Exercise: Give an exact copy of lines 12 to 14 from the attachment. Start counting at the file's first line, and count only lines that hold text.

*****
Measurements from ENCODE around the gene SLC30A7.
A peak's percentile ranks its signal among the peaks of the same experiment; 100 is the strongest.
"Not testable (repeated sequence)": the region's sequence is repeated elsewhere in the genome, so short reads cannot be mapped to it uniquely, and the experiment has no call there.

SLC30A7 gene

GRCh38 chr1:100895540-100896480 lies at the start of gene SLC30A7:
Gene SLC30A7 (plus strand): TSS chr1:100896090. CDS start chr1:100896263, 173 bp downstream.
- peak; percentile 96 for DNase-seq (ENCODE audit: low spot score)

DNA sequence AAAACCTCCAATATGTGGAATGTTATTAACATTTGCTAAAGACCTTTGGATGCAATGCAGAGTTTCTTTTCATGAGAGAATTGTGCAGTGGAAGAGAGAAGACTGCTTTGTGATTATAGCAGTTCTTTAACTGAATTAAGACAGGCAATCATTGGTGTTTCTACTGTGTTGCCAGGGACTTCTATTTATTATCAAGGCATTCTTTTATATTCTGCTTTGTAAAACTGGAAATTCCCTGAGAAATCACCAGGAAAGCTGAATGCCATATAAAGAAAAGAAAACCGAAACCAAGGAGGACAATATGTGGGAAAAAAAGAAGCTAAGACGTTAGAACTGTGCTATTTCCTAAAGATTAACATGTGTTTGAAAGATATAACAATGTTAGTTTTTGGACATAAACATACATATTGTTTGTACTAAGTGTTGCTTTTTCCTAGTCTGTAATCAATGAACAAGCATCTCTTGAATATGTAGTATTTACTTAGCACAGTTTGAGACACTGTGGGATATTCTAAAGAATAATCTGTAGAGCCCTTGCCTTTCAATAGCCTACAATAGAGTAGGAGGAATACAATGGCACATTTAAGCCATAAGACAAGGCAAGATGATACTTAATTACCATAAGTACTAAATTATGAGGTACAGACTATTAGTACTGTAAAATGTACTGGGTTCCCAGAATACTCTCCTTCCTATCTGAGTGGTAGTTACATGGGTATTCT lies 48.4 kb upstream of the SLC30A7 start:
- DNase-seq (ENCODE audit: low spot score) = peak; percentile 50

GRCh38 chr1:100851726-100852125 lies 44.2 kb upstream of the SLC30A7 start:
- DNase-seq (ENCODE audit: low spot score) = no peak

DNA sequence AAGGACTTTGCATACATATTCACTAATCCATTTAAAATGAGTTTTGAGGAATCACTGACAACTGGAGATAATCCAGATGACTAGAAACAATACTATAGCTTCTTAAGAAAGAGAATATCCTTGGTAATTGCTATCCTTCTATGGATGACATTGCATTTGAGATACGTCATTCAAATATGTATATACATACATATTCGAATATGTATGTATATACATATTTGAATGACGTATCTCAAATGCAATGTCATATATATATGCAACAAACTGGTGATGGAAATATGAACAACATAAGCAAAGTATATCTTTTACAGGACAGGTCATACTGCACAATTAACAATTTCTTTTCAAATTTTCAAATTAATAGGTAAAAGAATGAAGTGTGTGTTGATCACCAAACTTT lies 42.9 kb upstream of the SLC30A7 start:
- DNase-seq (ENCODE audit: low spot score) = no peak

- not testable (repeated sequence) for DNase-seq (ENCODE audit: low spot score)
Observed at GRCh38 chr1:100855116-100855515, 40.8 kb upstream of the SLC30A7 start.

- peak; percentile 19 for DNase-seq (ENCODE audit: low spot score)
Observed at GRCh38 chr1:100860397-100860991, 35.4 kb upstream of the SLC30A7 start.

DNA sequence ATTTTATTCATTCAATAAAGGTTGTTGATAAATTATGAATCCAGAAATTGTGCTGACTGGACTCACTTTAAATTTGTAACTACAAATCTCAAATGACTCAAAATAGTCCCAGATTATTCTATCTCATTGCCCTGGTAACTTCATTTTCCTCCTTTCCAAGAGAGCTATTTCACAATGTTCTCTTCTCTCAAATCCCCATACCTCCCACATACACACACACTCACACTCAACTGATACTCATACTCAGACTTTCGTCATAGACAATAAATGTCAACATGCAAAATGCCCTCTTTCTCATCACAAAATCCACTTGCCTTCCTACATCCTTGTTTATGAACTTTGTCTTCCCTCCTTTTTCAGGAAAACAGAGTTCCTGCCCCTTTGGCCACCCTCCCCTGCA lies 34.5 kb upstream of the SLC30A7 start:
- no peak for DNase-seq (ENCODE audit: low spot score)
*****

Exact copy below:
DNA sequence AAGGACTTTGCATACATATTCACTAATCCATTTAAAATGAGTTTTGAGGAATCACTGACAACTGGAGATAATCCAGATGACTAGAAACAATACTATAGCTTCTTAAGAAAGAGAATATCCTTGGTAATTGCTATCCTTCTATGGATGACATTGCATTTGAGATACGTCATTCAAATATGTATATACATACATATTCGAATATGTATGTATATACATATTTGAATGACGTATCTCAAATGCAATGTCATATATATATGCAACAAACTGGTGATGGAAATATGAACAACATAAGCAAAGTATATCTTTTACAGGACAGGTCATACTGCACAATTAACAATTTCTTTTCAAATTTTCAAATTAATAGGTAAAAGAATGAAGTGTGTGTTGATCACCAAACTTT lies 42.9 kb upstream of the SLC30A7 start:
- DNase-seq (ENCODE audit: low spot score) = no peak

- not testable (repeated sequence) for DNase-seq (ENCODE audit: low spot score)